Although it's not quite finished it yet, I’ve been working on translating a lecture called ‘Roman Catholic Spirituality and Orthodox Tradition’. The piece does not dwell on popular RC spiritual practices, but rather on the teachings of the recognised spiritual writers of the post-Schism West—John of the Cross in particular (I can’t help but think I’d like to see a similar lecture discussing Bernard of Clairvaux in as much detail). As a monk with deep experience of both traditions who left the RC church, Fr Placide is not naively ecumenistic or syncretistic in his conclusions. He is not afraid to state when he believes the two traditions have diverged, and he is clearly an adherent of the Orthodox position when this is the case. Indeed, many of his personal observations consider the extent to which the RC spiritual tradition has succeeded or failed in remaining faithful to the patristic legacy, with which he clearly holds later Orthodox teaching to be identical.
As just one example of what Fr Placide has to say, however, I was especially surprised and fascinated to read the following assessment of the influence of St Dionysios in the RC spiritual—as opposed to scholastic—tradition:
In spite of this, the teaching of the spiritual fathers in the West holds great interest, because it is inspired to a great degree by the Fathers of the Church. Among the main sources of ascetic teaching are included the Fathers of the desert, Saint Cassian and a little later St John Klimakos, together with Gregory the Great (the Dialogist). As for the mystical teaching of the West, this has been shaped on the basis of the teaching of St Augustine (which it is true was never fully ‘accepted’ by the Orthodox East), of Gregory the Great and even of St Cassian, as well as St Dionysios the Areopagite. This last, who, according to one tradition, is identified with the convert of the Apostle Paul and with the first bishop of Paris, can be viewed as ‘a catalyst of the great Catholic mystical tradition’ (P.G. Théry, ‘Dionysios in the Middle Ages: The Dawn of the “Dark Night”’, in Carmelite Studies, 23rd yr., Vol. II, Oct. 1938, p. 69). . . . At this time, these writers, in contrast to Thomas Aquinas, will understand Dionysios in a way that agrees to a great extent with the interpretation he has been given, within the Greek world, by Maximos the Confessor and Gregory Palamas.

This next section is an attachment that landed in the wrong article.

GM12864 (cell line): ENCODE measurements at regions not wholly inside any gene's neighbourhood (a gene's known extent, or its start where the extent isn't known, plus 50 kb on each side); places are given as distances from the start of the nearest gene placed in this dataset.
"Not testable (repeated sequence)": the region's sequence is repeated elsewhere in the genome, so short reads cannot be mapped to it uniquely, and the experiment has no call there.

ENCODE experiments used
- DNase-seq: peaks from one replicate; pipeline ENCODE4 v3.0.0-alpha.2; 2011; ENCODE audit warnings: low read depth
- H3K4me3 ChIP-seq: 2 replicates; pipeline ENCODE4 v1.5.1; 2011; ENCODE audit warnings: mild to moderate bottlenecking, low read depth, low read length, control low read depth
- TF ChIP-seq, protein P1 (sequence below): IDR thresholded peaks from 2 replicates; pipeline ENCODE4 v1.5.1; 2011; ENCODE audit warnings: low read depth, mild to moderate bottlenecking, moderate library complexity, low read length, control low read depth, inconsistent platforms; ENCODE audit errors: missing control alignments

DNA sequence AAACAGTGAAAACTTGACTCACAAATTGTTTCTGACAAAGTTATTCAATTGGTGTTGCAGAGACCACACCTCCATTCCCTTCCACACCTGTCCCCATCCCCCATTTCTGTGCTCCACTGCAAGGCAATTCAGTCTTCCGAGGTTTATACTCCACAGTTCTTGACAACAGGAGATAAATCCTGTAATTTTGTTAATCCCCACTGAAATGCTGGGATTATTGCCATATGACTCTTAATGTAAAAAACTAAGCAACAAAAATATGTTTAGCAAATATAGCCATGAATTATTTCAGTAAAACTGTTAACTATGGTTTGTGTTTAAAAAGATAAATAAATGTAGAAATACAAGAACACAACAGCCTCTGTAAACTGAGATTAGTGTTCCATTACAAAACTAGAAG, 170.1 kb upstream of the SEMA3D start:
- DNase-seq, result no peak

Thanks to this permanent patristic impact . . . Roman Catholic spirituality remained relatively more homogenous with the ancient tradition than Scholastic theology.
But Fr Placide is careful not to overstate his case. He quickly adds:
In spite of this the differences are real and should not be minimised. They are not merely the inevitable reflection in the arena of spiritual life of the dogmatic disagreements that divide Catholicism from Orthodoxy.
I was particularly impressed with Fr Placide’s frank yet tactful summary of the problem of the essence/energies distinction:
Nevertheless, the absence in the West of a distinction between the imparticipable divine essence and the uncreated energies, energies that are an eternal radiance of this essence and the divine life that is communicated to creatures, will always leave the Orthodox with the impression that Western Christianity is continually suspended between a pantheistic confusion between God and man on the one hand, and on the other a purely metaphorical interpretation of theosis, which deprives it of its real content and demotes the spiritual life to a life of lofty ethics.
Anyway, I hope to be able to finish this translation at some point in the near future. I’ve only got a couple of pages left to go, but I’m going to need some serious help with a number of words and phrases that have continued to stump me!